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The Marine Water Biome
Transcript of The Marine Water Biome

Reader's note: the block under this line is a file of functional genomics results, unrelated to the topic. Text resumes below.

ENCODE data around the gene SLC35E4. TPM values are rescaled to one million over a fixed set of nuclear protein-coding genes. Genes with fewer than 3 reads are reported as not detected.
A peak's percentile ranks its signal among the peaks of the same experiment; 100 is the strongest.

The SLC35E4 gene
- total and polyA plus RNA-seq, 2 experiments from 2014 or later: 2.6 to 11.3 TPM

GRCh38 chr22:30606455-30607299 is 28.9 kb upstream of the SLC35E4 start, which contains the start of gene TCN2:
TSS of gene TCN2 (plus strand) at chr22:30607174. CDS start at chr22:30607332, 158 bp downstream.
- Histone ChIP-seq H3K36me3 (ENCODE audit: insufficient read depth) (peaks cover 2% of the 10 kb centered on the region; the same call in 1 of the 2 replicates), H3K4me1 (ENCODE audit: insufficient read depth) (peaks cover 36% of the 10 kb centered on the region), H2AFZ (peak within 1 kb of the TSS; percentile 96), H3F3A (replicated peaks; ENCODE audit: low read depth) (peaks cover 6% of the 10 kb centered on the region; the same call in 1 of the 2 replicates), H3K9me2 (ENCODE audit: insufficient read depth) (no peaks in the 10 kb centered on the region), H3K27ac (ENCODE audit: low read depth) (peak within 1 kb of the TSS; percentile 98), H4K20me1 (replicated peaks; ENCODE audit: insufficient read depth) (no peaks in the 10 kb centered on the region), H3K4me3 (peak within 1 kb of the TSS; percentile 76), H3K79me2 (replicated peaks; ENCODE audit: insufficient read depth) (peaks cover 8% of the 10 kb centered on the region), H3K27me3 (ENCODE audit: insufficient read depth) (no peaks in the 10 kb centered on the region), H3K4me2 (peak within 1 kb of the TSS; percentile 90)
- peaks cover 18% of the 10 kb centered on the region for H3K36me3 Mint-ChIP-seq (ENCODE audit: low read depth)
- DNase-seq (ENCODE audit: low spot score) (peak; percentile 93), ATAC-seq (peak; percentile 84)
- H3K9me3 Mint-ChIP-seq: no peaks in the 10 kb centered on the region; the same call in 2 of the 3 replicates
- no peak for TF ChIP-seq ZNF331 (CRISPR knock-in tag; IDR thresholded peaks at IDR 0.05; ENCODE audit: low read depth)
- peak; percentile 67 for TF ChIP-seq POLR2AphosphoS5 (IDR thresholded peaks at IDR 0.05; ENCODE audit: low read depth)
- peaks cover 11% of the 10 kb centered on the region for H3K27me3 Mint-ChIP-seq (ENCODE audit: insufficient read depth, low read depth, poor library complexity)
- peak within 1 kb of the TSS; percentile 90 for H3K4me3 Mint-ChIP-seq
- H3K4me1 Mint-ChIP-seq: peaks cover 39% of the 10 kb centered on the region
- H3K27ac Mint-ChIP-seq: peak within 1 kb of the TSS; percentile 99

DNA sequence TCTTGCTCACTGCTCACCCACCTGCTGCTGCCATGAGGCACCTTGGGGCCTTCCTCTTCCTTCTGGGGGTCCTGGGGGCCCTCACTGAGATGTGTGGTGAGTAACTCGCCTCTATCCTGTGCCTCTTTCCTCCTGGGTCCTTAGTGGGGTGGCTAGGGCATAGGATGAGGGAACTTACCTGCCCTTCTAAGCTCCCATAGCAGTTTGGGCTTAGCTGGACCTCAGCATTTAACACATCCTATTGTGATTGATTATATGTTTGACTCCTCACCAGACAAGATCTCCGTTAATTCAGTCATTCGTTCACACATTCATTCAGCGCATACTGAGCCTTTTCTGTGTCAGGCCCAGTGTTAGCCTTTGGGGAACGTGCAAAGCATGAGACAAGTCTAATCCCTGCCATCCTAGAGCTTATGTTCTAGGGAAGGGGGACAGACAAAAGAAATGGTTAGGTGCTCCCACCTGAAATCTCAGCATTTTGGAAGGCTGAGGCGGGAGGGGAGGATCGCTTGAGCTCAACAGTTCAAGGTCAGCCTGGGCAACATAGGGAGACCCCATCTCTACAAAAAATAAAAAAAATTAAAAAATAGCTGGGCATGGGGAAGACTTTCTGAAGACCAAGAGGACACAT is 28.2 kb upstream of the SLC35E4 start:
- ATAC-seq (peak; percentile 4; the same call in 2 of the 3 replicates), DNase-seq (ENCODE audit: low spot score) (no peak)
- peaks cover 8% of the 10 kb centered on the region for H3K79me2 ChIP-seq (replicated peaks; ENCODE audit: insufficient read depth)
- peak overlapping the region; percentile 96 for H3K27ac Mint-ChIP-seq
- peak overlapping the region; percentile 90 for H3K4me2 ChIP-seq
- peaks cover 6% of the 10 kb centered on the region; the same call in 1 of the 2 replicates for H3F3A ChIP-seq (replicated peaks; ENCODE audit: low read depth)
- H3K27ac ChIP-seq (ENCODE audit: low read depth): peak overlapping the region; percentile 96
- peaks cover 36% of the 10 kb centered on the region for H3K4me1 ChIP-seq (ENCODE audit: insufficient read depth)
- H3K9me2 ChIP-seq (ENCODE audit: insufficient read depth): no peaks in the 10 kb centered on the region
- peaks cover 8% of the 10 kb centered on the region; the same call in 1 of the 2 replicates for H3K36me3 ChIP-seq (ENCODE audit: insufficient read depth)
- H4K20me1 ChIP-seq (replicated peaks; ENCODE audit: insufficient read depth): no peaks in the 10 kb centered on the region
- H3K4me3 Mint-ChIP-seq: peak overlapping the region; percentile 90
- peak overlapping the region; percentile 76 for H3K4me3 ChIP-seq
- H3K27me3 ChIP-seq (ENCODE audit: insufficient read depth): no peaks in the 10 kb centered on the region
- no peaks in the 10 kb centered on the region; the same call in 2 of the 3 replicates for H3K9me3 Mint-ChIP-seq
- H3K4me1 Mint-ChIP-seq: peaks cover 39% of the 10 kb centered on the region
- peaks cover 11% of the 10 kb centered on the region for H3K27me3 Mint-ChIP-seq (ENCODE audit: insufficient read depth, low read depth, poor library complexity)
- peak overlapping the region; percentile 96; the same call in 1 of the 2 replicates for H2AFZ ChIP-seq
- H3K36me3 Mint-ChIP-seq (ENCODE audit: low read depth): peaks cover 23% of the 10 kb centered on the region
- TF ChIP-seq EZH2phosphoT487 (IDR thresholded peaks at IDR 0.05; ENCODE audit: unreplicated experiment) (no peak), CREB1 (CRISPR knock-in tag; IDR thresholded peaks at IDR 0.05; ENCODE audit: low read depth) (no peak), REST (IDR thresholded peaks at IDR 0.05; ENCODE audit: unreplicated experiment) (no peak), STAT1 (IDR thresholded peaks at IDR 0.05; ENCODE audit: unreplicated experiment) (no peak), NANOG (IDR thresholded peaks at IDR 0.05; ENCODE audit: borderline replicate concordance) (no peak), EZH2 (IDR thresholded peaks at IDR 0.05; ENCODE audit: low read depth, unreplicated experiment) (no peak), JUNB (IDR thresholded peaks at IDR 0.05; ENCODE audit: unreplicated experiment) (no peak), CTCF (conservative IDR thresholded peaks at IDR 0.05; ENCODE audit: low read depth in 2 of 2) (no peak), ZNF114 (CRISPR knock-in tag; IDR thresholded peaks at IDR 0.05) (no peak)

! ! ! ! ! The Marine biome is located at..... Yellow = Primary Blue = Producers Red = secondary Brown = Decomposers consumers consumers Black = suns energy the sun THE Antarctic Ocean (The Southern Ocean) Producers are plants that can photosynthesize. They create energy from sunlight and carbon dioxide. They are at the end of the food chain and are a massive source of our energy. The energy they create is their food source and ours. Without these, there would be no life at all. One example of a producer is seaweed. Although it resembles a plant, seaweed is actually a type of complex algae, it builds itself into complicated multi-cellular versions that can stand deep and turbulent parts of the ocean. Like plants, seaweed depends on sunlight to create energy through photosynthesis. Another example of a producer is phytoplankton. Phytoplankton are microscopic plants that live in the ocean. Like all plants, phytoplankton uses photosynthesis to convert sunlight to create energy. Phytoplankton differ from land-based plants in that they do not have roots, stems, or leaves.There are many species of phytoplankton that all have a different shape. Some other producers include zooxanthellae and turf algae. Pictures of Producers DID YOU KNOW THAT... More than 90% of life on Earth is living in the oceans and over 1 million plants and animals have been discovered in Earth's oceans. Primary Consumers The Abiotic Factors of the Marine Biome Abiotic factors are nonliving parts of an ecosystem that effect the plants and animals that live there. There are 11 main Abiotic factors in the marine biome. Temperature Salinity The salinity is the measure of the dissolved salts in the ocean water. In the Marine biome the average salinity in most of the oceans is about one cup of salt per gallon of ocean water. The salinity is important to the biome because the organisms living there are used to and need the salt to survive. The temperature is the degrees or amount of heating in an area. The temperature is a major part of the biome because ocean creatures need specific temperatures to be able to grow, survive, and reproduce. Temperature changes where organisms live and it affects how they find their food, when they reproduce, where they migrate to, and where they are found in the ocean. Nutrients Nutrients are substances in an environment that creatures eat to grow and live. Some nutrients are phosphorus, sulfur, nitrogen, iron, carbon, potassium, magnesium, and their different forms. These nutrients are broken down by the decomposers from dead plants and animals. Nutrients is important to the biome because the organisms need them to grow and have energy. Oxygen Oxygen is in almost all the ocean water. most ocean creatures breath oxygen. Marine mammals and turtles breath air just like humans. Fish, worms, mollusks, and crustaceans, breath water and get the oxygen they need from the water. The oxygen in the ocean water is produced by phytoplankton and algae during the process of photosynthesis.Low oxygen amounts in the water are often signs of water pollution. Oxygen is greatly important because most organisms need oxygen to breath, and it is required for photosynthesis. Solar Energy Solar energy is the heat and light from the sun. Sunlight is the main source of energy for all living things. The energy is first absorbed by the during photosynthesis. Then the algae and phytoplankton transfer the energy to carbohydrates which can be eaten by the organisms. Solar energy is essential to the marine biome because it gives energy to all the creatures as carbohydrates. Water Clarity Water clarity is the distance of how far bellow the surface of the water that light penetrates. Water clarity is determined by the amount of dissolved particles in the water. Dissolved particles can include things from plants that color the water brown or red. Particles can also include free-floating algae, sand, clay, and phytoplankton. these particles reduce the water clarity. The water clarity impacts the biome hugely because if the water has bad water clarity it could kill creatures. Tides Tides are the short changes in height of the surface of the ocean at certain areas. The rotation of the Earth and the interaction of gravitational forces of the moon and sun create tides. Most of the ocean has two low tides and two high tides each day. The tides are important because as the tide lowers the creatures are threatened by light exposure, wave action, and drying out. Waves Waves are disturbances caused when energy moves through the ocean water. The major cause of waves is the wind. The strength of the wind, the distance the wind blows, and how long the wind blows determine how small or large a wave will be. Waves impact organisms living in rocky and sandy shore areas because they need to have special adaptations to survive the power of breaking waves. Some creatures bury themselves in the sand while others have structures that help them cling on to the rocks. Substrate Substrate is the substances that form the bottom of the ocean or coastal waters. Some ocean substrates are hard rock, sand, clay, silt, coral reef, or artificial structures such as shipwrecks and metal objects. Substrate is one major way to identify different marine ecosystems. Substrate is significant to the marine biome because many marine organisms need specific types of substrate to survive. Images of Decomposers Aerial Exposure Primary consumers are animals that eat primary producers. They are also known as herbivores. One example of a decomposer is a sea urchin. Sea urchins are commonly found in coral reefs. There are nearly 200 species of sea urchins that all come in different shapes and sizes. Sea urchins are omnivores. They feed on Algae from the rocks and coral, they also eat dead fish and mussels. Another example of a primary consumer is a lantern fish. Lantern fish get their name from the rows of glowing lights called photophores that run long their bodies. They are used for counter-illumination and signalling in the dark of the deep sea. Lantern fish feed on invertebrates such as copepods and krill. Aerial Exposure is when organisms contact with the air. Aerial exposure is deadly to many marine species that need moisture. If the creatures are exposed too of then they will dry out. Drying out is not good for the creatures because it makes it hard for them to digest, makes them vulnerable to exposure of sunlight and predators. Aerial exposure impacts the biome hugely because If the organisms get to much aerial exposure they can dry up and die. The longest mountain chain that is known to exist in the Universe is located in the ocean and it is more than 40,000 miles long Secondary consumers Secondary consumers are the animals in the middle of the food chain. They eat primary consumers for their nutrients. One example of a secondary consumer is a whale shark. Whale sharks are the largest fish in the world, at a maximum length of about 65 feet and weight of 75,000 pounds. Whale sharks feed on plankton, small fish, and crustaceans. Another example of a secondary consumer is a lobster. lobsters are part of a very diverse group of invertebrates. They are thought to be capable of living over 100 years old. Lobsters prefer live food. they eat fish, mollusks, worms and crustaceans. Now you know! Currents Current is large flows of water moving horizontal. The currents are controlled by the wind, tides, and power of earths rotation, the sun, and water density. The currents are important because the warm currents move away from the Equator towards the Poles, and cold currents move away from the Poles towards the Equator. This system regulates the earths climate. The currents also distribute eggs, larvae, and nutrients around the ocean. For this reason the currents connect all the ecosystems and make ocean life possible. Images of primary consumers Images of Secondary consumers The worlds oceans contain nearly 20 million tons of gold THANK YOU FOR WATCHING THE MARINE SALT WATER BIOME